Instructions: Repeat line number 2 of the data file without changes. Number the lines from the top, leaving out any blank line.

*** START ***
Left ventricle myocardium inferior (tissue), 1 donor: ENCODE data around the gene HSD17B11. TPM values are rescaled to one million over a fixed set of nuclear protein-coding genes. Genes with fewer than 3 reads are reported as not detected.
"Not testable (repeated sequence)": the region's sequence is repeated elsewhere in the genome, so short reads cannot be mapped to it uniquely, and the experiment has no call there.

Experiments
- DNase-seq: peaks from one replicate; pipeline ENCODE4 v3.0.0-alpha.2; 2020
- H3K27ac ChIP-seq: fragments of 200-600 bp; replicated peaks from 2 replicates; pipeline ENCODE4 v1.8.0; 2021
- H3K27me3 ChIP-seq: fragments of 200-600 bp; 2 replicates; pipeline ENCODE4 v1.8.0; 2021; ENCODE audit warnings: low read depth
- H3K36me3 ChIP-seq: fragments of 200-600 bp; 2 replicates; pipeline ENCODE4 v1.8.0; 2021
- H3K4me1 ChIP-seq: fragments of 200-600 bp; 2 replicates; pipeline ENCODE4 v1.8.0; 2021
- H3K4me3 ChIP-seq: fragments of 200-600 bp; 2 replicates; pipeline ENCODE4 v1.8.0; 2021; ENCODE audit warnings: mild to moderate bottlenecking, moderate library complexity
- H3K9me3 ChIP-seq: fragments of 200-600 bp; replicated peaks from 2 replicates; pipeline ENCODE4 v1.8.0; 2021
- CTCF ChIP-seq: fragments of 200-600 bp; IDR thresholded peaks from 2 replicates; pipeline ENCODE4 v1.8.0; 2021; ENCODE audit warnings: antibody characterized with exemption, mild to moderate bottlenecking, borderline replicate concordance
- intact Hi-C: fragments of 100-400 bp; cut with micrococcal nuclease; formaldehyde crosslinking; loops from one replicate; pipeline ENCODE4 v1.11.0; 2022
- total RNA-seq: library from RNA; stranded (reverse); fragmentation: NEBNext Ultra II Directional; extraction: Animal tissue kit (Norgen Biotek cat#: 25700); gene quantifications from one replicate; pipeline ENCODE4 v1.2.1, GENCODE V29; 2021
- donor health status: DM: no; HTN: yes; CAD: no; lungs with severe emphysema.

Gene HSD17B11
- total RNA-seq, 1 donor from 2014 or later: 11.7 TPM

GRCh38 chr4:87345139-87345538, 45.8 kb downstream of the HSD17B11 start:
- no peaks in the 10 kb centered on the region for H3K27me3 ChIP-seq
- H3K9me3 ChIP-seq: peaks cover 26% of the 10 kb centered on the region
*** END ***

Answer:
"Not testable (repeated sequence)": the region's sequence is repeated elsewhere in the genome, so short reads cannot be mapped to it uniquely, and the experiment has no call there.